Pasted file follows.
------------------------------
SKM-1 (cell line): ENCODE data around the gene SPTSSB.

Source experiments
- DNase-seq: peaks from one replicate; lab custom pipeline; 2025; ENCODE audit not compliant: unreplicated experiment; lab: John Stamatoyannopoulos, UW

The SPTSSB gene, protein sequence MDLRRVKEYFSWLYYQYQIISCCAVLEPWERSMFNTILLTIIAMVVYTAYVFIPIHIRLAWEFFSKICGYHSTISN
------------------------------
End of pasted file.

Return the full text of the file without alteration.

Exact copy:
SKM-1 (cell line): ENCODE data around the gene SPTSSB.

Source experiments
- DNase-seq: peaks from one replicate; lab custom pipeline; 2025; ENCODE audit not compliant: unreplicated experiment; lab: John Stamatoyannopoulos, UW

The SPTSSB gene, protein sequence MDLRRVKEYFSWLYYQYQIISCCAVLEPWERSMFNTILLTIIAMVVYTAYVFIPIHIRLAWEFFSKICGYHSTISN